A visit from family isn’t supposed to be your worst nightmare come true! But what if they arrive with “extra baggage”, a.k.a, prescription medications?
Years ago, my husband’s elderly grandmother came for a lengthy visit. We felt the visit went well after we safely delivered her to her home.
Then we discovered our preschool- aged daughter in our guest room with a pill in her hand. Our hearts nearly stopped when we realized she could have swallowed that pill — prescription heart meds. One pill accidentally dropped on the floor could have ended in tragedy! After a total cleaning and vacuuming of the room, our hands stopped shaking.
Today she’s sporting a new set of braces and wincing in pain. Yes, she needs pain meds, though not the prescription type.
She’s almost a teen. Still, we’re not keen on giving her unlimited access to the Tylenol bottle. Like any responsible parent, we’re painfully aware of the epidemic of drug experimentation and usage among teens. We dole out her pain meds personally.
Did you know that more deaths each year occur due to accidental drug overdoses than car accidents?
The Centers for Disease Control states that 91 Americans die every day from drug overdoses. https://www.cdc.gov/drugoverdose/epidemic/index.html
It’s a problem that’s not going away. In fact, the CDC says that drug overdose deaths have quadrupled in the past fifteen years. That’s astounding!
Sometimes accidental overdose happens with the chronically ill or the elderly who mix up the times, amounts, or combinations of prescription meds.
However, for the young and restless, accidental drug overdose is more often a case of foolish experimentation or pressure from friends.
According to a 2013 survey reported on WebMD, more than 5 million teens admitted to abusing prescription drugs. http://www.webmd.com/parenting/news/20130423/prescription-drug-abuse-up-among-us-teens-survey#1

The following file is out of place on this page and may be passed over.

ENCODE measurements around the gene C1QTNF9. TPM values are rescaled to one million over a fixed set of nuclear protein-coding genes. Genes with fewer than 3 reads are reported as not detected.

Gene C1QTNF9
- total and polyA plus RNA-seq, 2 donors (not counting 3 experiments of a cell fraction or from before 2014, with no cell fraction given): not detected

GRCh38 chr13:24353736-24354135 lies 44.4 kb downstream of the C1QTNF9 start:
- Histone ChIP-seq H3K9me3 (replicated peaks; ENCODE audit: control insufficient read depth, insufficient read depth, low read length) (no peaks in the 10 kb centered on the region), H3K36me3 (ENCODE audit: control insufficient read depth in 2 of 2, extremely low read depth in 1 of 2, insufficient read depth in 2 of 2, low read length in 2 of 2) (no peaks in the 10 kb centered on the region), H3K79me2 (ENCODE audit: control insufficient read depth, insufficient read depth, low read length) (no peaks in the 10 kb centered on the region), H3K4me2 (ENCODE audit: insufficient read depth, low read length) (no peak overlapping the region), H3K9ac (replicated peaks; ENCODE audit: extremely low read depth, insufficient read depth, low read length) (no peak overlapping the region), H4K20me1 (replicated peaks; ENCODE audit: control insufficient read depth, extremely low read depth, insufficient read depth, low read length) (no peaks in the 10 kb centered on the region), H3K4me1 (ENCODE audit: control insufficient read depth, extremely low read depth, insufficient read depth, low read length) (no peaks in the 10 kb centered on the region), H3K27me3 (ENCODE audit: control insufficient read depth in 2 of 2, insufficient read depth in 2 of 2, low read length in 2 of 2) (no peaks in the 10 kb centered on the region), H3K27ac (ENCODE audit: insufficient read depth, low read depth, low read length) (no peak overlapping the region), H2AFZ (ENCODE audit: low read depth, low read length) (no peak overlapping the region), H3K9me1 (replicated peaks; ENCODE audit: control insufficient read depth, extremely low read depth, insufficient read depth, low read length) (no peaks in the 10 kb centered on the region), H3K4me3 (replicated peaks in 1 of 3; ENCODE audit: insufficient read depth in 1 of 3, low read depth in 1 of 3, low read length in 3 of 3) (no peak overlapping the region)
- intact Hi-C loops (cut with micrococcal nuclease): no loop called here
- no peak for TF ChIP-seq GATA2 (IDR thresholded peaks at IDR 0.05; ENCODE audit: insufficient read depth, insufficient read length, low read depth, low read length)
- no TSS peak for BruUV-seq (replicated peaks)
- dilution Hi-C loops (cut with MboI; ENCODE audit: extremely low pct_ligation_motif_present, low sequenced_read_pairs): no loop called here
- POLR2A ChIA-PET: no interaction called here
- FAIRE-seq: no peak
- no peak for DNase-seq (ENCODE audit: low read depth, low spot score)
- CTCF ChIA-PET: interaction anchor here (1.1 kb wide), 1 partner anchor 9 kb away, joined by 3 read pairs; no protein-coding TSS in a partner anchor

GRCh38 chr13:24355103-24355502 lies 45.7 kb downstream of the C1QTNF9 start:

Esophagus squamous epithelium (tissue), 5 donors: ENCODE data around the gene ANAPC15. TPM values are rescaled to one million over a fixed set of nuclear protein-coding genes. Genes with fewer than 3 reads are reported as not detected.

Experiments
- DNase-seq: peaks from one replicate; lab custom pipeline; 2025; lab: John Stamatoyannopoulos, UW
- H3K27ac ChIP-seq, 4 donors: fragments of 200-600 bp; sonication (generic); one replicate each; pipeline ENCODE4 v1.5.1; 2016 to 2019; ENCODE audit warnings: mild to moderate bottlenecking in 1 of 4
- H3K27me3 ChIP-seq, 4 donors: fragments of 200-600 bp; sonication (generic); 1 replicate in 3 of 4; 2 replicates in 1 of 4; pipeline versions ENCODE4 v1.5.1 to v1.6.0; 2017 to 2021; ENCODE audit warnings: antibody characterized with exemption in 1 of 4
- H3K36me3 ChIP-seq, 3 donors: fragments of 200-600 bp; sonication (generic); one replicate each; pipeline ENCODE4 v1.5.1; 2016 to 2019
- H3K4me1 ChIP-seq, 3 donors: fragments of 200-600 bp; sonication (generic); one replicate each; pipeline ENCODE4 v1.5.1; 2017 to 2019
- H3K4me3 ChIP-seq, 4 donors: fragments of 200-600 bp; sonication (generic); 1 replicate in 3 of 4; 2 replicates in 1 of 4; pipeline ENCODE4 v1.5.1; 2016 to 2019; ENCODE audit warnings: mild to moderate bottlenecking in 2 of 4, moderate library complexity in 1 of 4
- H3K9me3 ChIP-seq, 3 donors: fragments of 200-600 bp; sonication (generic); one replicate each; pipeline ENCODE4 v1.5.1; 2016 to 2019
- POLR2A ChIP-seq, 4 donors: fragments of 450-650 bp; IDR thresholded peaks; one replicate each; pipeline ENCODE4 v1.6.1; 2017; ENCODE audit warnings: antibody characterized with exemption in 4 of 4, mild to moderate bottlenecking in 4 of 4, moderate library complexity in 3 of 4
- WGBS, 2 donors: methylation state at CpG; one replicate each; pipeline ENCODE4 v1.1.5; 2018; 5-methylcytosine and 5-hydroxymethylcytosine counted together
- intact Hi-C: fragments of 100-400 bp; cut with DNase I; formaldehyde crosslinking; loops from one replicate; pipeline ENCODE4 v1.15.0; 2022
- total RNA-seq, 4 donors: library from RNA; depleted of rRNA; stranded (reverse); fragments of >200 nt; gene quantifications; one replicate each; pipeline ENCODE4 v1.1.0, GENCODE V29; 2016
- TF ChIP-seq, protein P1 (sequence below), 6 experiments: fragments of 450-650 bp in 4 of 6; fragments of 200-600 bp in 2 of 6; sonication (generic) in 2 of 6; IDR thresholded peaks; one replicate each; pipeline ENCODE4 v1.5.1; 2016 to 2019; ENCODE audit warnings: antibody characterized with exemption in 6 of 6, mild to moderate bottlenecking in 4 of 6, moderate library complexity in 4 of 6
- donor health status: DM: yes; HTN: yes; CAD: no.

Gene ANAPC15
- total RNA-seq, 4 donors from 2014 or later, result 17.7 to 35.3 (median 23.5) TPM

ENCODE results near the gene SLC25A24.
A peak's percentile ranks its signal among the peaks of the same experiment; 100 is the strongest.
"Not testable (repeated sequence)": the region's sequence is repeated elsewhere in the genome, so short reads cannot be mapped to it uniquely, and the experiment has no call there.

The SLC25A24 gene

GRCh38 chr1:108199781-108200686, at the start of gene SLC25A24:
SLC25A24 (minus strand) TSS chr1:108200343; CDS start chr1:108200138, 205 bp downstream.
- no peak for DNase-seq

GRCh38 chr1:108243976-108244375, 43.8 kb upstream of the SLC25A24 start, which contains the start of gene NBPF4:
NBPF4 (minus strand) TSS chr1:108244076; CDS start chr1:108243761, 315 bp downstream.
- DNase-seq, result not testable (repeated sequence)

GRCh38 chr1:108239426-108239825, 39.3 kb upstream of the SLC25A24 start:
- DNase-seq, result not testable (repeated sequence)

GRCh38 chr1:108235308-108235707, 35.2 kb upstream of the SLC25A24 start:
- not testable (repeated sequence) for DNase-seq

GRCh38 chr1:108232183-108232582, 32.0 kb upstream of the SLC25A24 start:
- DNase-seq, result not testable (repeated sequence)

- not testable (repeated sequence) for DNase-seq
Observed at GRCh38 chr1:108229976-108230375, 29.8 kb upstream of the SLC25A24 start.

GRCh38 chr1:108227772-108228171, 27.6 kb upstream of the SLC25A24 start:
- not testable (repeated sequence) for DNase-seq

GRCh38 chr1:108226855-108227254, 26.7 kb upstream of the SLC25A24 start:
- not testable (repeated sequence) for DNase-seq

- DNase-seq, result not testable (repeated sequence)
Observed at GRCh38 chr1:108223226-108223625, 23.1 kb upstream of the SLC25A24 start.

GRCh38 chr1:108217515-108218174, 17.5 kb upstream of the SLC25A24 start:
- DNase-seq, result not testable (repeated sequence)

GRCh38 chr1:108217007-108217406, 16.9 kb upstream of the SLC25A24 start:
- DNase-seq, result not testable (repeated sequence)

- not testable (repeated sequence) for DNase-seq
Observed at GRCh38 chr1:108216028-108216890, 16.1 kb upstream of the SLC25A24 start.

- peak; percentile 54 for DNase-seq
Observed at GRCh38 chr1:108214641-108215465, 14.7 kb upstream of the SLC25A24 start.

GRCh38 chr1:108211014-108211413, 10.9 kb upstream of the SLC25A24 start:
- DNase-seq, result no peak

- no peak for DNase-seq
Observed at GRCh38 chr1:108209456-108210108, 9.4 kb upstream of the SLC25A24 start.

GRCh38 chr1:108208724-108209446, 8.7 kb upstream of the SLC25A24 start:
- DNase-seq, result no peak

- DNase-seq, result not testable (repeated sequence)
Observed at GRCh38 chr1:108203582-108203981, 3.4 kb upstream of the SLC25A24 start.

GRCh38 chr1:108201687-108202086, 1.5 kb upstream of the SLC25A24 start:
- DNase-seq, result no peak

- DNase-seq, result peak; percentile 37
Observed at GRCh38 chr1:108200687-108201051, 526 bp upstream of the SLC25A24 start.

What’s a parent to do?
- Keep a close eye on and find a safe place for prescription pain meds in the house. A locked cupboard is a great idea! As cancer and other chronic illnesses are on the rise, pain meds are necessary and more accessible. Even common injuries can spawn leftover pain meds. It may be time to double check and empty out your stash. Many police departments have a “no questions asked” drop off box for extra prescription meds.
- Talk to your teen. (Use bribery like pizza and ice cream, but just do it!) Let them know that pain meds and alchohol don’t mix — it’s enough to slow or even stop your body from breathing. Talk about toxic drug mixes. Talk about drinking, drugs, and driving. Ignorance is not bliss! If you have grave concerns, find an EMT or police officer who sees the havoc and heartbreak of drug overdoses on a first- hand basis. Ask if they will deliver straight talk to your teen.
- Get to know your teen’s friends. This takes time and careful planning. We’re not just talking cyber-spying. (All’s fair in love and war, though). Be fun and friendly!
- Set the example. Treat prescription drugs like a loaded gun, not a party favor. Only use as necessary.
- Tell your teen about Missouri’s new “Good Samaritan Law” which passed in May of 2017. If you or someone you love calls 911 to report a drug overdose, they will not be charged with drug possession! This is a potential life-saver!
No one wants their child to be the next drug overdose statistic!
What if you or someone you love has already “blown it”? Facing drug charges in Missouri? You need the help of an experienced, local criminal defense attorney. http://steimel-law.com/criminal-defense.html
You wlil find Attorney Steimel has extensive legal knowledge and will aggressively fight for your rights in court.
Call The Law Offices of Nathan A. Steimel, LLC today for a free initial consultation. (636)244-3737
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